Gastroenteritis caused by parasites (such as Giardia intestinalis and cryptoporidum parvum is usually acquired by drinking contaminated water or by fecal-oral transmission (which is known to occur in day care centers). The parasite Entamoeba histolytica is a common cause of bloody diarrhea in developing countries but is rare in the United States.
Although vomiting and diarrhea can be exhausting to a parent, vomiting and diarrhea in and of themselves are not dangerous to a child. Dehydration is the greatest danger. A simple way to understand dehydration is to think of your child’s body as a box. As long as fluids coming out of box are replaced by fluids going into the box your child will not become dehydrated. During gastroenteritis fluids can be replenished by having the child drink water and other drink, but during a bout of gastroenteritis, it can be hard to stop those fluids from pouring back out. If required, fluids can be given intravenously in the hospital. This is rarely necessary and the oral rehydration usually works as good as an IV.
This is a plan of action to follow…
- To allow stomach muscles to recuperate, do not give fluids for 30 minutes after vomiting.
- Give one teaspoon of Pedialyte (for children less than 1-year-old) or Gatorade (for children older than 1-year) every five minutes for 30 minutes.
- After 30 minutes of sipping every five minutes, wait 20-30 minutes without drinking fluids. If they do not vomit you can allow them to begin drinking Pedialyte or Gatorade freely.
- If at any time they vomit again, repeat the above cycle, starting from the beginning.
- Advance quantity slowly as your child demonstrates tolerance to fluids.
If your child fails this cycle more than two times, call the pediatrician. Just like you would ease your leg muscles into walking after a hard run, the same must be done for a child who has been throwing up.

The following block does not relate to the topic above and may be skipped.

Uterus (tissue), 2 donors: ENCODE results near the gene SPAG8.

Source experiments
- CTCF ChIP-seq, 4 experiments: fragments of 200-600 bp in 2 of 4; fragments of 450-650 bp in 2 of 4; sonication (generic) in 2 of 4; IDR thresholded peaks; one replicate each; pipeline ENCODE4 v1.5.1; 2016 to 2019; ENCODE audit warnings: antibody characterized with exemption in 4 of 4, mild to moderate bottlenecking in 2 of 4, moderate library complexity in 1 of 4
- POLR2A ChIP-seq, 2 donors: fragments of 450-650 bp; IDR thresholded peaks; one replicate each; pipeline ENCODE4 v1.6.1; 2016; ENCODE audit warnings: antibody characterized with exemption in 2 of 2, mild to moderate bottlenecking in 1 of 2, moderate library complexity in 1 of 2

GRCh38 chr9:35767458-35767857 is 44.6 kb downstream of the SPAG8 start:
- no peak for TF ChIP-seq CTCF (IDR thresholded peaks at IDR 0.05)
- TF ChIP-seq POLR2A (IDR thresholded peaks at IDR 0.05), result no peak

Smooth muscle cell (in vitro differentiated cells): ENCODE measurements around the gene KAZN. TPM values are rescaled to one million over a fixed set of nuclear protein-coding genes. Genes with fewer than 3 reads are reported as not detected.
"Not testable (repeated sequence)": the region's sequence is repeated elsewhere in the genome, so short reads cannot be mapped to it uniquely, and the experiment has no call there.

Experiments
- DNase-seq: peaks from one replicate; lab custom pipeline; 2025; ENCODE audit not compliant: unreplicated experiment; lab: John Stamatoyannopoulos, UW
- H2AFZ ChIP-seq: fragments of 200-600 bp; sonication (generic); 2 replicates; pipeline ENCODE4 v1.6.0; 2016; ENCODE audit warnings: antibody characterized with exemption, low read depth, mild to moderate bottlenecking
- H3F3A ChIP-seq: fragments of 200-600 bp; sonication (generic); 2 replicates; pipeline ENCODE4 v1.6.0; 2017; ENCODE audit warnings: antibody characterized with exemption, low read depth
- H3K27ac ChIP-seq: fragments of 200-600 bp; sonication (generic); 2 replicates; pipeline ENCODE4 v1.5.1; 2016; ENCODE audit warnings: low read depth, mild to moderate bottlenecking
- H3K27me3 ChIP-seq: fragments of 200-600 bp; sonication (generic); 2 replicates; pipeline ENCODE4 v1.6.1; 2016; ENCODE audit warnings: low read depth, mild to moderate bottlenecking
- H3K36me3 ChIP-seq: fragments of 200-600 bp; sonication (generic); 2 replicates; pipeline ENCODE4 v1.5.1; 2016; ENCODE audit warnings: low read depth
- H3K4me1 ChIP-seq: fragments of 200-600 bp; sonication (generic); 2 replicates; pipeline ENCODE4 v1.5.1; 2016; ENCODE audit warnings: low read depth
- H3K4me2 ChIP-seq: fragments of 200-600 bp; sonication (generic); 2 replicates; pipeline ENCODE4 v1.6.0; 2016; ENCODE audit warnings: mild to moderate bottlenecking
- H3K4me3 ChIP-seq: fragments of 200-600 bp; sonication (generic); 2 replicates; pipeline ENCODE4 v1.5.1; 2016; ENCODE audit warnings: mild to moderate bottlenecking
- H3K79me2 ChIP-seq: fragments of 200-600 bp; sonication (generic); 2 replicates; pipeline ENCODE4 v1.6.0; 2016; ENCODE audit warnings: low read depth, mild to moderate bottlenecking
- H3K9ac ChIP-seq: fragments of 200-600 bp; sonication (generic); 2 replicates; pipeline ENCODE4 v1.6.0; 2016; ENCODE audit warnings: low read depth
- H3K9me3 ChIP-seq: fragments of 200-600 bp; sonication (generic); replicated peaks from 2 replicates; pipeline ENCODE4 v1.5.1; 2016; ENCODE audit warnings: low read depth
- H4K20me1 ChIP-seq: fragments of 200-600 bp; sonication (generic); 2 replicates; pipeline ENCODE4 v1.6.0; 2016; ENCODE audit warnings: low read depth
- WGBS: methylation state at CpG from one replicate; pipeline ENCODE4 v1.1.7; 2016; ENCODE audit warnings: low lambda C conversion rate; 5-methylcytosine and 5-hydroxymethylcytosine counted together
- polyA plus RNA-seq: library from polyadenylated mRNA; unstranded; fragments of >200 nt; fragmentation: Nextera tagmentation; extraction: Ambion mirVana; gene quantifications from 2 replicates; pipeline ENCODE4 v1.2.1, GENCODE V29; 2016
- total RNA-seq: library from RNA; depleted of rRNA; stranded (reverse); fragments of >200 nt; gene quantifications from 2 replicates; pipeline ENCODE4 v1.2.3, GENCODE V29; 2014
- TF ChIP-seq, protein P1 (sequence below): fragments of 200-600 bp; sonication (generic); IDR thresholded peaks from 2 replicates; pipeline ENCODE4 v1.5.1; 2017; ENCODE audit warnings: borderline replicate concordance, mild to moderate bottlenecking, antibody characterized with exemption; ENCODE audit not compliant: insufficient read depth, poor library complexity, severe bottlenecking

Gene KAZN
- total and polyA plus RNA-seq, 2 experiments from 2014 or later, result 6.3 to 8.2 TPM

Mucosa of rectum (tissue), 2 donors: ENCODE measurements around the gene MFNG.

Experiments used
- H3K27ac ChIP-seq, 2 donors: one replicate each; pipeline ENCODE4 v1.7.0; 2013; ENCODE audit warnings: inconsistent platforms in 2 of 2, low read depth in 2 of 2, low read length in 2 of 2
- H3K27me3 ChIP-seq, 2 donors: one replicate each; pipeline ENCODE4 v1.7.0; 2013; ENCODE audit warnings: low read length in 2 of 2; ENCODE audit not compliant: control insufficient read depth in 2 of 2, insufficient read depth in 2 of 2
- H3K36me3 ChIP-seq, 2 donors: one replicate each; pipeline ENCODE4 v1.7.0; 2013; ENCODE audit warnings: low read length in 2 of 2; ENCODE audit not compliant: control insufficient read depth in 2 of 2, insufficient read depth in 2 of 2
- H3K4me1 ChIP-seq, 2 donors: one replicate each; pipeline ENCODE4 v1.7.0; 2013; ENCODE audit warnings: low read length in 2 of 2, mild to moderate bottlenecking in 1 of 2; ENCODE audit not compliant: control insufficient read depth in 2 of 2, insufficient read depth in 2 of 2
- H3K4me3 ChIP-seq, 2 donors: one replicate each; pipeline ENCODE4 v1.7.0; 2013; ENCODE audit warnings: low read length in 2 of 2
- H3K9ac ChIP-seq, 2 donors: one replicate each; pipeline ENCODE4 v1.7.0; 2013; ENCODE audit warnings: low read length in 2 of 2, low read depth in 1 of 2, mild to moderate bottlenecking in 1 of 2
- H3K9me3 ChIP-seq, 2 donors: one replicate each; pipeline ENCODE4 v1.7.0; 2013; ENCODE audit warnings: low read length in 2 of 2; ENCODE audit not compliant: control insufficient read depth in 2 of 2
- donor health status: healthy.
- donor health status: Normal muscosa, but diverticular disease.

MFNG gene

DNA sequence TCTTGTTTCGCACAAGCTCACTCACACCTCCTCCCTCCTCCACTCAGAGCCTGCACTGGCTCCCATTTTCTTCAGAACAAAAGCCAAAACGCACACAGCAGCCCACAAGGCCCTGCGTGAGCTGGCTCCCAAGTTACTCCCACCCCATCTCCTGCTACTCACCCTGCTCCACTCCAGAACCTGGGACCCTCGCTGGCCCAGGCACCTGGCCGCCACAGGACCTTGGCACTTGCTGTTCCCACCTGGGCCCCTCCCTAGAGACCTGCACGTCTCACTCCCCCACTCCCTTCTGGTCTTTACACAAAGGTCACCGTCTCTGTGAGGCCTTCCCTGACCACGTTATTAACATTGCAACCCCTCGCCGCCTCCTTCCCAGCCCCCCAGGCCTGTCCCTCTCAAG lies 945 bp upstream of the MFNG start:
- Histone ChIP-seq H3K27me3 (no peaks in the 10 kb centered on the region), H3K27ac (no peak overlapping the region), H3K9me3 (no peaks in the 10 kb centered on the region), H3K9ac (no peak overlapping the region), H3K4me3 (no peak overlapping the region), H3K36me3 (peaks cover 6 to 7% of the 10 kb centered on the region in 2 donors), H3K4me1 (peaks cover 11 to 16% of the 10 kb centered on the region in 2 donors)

Most parents have heard of the BRAT diet (bananas, rice, applesauce and toast) but the Center for Disease Control, among other medical organizations, believe the diet is unnecessarily restrictive. Once the child can tolerate 12 ounces of fluid without vomiting, you can offer breads, pastas, crackers, soups and bland foods such as baked chicken or baked potatoes without much seasoning or fat.
Most stomach viruses will run their course without medications. But if your child is miserable, you can use liquid Maalox regular strength antacid suspension to ease tummy pain. Many parent ask about probiotics. some reviews have demonstrated a benefit in reducing stool output and the duration of diarrhea. However the jury is still out as to how helpful they are, which ones work best and how much exactly is needed.. There have been a few reported cases of harmful side effects. It may be safer to use a yogurt with a high concentration of healthy bacteria until additional studies help steer recommendation on how to best utilize probiotics. Never use anti-diarrheal medication. Antibiotics are never needed for viral infections. As with most aspects of parenting and childhood, this too shall pass! 🙂
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About Pediatrics of Florence
We believe that children are more than just “little adults.” They have unique personalities, challenges, and life circumstances and we have made every effort to make our offices and care as “kid friendly” as possible. We have an aquatic theme in the waiting rooms (separated for sick and well children) as well as themed examination rooms. All of our physicians are Board Certified Pediatricians and members of the American Academy of Pediatrics and our nurse practitioners are all licensed Pediatric Nurse Practitioners and are available to see both well and sick children.